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Louisville's Muslim-American community's charity, compassion takes center stage as pandemic continues during Ramadan

Since the pandemic hit Louisville, Islamic centers banded together and formed a COVID-19 task force.

LOUISVILLE, Ky. — For the 30 days of Ramadan, it’s customary to offer charity work.

This year, the coronavirus pandemic has taken front and center in the lives of Americans and the way in which the country celebrates and observes holidays.

In the Muslim community, it’s no different.

“Ramadan is a month of giving and charity and in essence the goal is that in this month we should think of us we should try to reflect more and once this month ends we should be energized and we should continue those activities throughout the rest of the year,” Dr. Muhammad Babar, Muslim Americans for Compassion, said.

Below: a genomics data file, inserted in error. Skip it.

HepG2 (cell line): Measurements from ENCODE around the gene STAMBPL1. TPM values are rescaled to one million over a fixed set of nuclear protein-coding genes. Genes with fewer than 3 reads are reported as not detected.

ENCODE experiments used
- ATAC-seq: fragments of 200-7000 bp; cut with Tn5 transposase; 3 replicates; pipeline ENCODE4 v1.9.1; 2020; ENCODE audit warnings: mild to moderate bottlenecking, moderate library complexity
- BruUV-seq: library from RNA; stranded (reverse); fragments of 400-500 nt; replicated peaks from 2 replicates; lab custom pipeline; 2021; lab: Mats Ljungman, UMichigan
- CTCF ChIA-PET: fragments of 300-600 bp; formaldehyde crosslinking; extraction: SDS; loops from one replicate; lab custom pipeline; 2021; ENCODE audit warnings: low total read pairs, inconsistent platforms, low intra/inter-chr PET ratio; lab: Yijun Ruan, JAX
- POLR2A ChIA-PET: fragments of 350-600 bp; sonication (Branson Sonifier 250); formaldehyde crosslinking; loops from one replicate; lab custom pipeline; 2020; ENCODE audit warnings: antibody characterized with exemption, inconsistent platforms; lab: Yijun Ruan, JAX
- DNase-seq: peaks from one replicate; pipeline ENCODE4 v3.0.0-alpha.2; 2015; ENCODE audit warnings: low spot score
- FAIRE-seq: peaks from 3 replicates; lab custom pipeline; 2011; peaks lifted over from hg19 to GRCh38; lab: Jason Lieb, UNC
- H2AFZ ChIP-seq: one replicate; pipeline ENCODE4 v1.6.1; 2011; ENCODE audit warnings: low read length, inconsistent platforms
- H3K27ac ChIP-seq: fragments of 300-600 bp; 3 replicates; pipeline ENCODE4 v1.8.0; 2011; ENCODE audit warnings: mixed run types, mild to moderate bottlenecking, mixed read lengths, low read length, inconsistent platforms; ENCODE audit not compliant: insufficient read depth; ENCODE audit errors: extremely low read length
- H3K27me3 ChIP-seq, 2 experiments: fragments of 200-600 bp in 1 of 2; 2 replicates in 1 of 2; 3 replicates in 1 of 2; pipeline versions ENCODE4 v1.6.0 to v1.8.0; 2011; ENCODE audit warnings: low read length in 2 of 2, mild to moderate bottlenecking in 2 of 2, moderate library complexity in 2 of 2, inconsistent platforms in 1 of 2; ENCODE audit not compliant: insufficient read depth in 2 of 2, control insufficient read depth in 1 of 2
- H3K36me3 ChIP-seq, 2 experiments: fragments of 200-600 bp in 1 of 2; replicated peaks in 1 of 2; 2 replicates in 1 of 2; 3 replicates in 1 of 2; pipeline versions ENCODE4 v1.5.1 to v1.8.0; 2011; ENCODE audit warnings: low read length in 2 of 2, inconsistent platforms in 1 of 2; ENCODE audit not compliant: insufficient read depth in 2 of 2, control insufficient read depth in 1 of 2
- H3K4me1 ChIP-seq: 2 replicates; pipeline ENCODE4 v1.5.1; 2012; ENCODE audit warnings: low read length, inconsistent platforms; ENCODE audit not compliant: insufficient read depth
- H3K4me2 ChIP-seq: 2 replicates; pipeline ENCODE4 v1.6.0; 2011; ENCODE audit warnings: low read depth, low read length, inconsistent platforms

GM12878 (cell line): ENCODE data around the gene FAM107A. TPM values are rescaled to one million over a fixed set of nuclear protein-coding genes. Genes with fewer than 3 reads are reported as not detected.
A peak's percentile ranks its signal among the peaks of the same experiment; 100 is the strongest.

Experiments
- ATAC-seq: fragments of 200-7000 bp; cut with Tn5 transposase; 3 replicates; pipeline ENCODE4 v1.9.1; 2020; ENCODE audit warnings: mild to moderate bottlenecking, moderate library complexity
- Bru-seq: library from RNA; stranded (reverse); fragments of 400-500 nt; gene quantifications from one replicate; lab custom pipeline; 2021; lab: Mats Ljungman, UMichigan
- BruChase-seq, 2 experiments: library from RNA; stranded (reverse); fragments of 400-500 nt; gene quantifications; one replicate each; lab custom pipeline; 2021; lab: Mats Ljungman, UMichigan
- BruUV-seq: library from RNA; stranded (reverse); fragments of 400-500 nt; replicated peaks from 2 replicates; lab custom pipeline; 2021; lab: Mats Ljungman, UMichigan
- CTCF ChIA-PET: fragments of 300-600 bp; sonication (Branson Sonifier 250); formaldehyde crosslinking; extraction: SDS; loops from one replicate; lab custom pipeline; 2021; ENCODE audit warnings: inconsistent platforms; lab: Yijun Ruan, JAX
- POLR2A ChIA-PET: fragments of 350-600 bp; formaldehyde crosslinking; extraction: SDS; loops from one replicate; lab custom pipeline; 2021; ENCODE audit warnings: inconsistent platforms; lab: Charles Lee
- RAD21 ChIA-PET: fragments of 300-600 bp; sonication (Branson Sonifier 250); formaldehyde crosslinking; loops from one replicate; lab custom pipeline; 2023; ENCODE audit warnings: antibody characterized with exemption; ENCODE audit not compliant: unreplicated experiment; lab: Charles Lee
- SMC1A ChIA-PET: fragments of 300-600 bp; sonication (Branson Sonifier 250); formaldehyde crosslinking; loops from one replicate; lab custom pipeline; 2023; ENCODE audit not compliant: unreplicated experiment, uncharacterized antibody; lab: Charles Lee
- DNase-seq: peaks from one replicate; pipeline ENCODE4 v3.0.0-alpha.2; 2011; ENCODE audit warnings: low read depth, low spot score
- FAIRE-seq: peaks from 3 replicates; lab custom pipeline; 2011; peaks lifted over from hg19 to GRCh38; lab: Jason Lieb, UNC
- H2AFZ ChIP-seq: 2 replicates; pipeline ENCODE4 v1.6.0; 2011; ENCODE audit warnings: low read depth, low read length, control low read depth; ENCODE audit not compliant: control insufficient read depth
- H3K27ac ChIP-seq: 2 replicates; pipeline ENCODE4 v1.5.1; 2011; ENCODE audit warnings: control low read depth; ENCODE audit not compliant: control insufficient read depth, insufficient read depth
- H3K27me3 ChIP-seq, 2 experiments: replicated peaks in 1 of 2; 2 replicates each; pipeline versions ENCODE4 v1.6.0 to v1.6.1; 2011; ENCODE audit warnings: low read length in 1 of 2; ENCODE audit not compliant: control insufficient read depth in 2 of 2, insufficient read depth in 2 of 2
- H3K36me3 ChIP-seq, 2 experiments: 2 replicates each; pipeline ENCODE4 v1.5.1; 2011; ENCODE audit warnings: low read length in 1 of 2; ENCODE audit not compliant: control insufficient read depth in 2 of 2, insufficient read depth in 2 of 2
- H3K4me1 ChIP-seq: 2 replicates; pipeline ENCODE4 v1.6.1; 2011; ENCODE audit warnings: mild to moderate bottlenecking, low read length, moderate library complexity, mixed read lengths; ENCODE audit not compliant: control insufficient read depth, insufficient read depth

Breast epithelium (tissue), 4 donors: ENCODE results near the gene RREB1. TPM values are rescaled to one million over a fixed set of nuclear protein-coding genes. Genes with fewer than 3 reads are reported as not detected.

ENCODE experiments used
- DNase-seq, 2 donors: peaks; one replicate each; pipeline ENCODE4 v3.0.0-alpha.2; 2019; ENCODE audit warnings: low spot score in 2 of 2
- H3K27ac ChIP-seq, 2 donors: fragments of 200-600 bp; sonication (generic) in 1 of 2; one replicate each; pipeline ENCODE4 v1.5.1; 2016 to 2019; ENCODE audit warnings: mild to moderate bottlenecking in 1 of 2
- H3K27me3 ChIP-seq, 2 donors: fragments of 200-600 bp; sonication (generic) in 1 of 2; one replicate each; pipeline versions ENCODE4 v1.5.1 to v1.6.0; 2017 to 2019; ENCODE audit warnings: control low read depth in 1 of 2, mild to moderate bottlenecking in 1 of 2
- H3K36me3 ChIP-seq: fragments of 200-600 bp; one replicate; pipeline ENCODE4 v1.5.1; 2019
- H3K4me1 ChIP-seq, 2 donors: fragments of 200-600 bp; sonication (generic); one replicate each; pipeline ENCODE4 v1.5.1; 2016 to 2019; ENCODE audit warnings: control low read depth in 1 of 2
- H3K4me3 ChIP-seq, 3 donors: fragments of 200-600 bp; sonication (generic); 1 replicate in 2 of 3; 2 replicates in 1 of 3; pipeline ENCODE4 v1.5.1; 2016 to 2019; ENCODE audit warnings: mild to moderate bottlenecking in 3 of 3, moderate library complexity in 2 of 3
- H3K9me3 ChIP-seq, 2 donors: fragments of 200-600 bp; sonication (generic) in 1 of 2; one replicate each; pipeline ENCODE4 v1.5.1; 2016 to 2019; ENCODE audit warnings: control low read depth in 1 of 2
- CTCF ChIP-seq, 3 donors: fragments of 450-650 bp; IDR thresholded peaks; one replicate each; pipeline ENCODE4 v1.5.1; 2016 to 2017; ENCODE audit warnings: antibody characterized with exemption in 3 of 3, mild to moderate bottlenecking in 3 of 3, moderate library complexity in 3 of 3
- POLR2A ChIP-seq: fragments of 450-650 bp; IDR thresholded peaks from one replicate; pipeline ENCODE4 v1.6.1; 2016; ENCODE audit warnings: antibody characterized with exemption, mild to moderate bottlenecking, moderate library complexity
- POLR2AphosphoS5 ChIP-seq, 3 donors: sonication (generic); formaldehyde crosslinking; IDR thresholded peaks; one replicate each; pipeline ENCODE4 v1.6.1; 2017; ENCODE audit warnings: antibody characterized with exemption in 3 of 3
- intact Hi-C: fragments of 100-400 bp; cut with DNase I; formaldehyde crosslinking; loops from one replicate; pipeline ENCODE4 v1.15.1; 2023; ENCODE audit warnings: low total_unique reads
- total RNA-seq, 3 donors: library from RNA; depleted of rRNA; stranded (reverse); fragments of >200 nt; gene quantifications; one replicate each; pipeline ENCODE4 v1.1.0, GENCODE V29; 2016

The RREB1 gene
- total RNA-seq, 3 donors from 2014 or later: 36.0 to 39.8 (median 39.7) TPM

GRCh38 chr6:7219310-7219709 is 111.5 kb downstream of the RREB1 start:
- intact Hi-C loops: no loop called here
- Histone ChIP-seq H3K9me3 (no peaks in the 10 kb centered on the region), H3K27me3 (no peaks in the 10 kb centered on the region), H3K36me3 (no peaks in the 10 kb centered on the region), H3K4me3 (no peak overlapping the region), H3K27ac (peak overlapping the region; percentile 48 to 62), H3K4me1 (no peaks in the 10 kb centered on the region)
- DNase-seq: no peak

He says since the pandemic hit Louisville, Islamic centers banded together and formed a COVID-19 task force.

Dr. Babar said his newly acquired task force has been hard at work since before sundown Thursday.

They’ve been providing food to nearly 200 families in the Metro area, donating 2,500 face masks to Frankfort in their efforts with PPE supplies.

Last week, the task force distributed more than 700 lunches to area hospitals.

Saturday, they made deliveries at St. Stephen Baptist Church – a new location for COVID-19 in the west end. Even though the month-long fasting, prayer and reflection will be done virtually this year, Dr. Babar says in his reflection, he’s seeing some light in this pandemic.

“Like Ramadan, this pandemic has given us the opportunity to pause and take a break from life. I think that we are spending more time with family we are doing more acts of kindness and compassion,” he said.

Next week, the group plans to deliver around 1,000 lunches to first responders, grocery workers and EMT’s.

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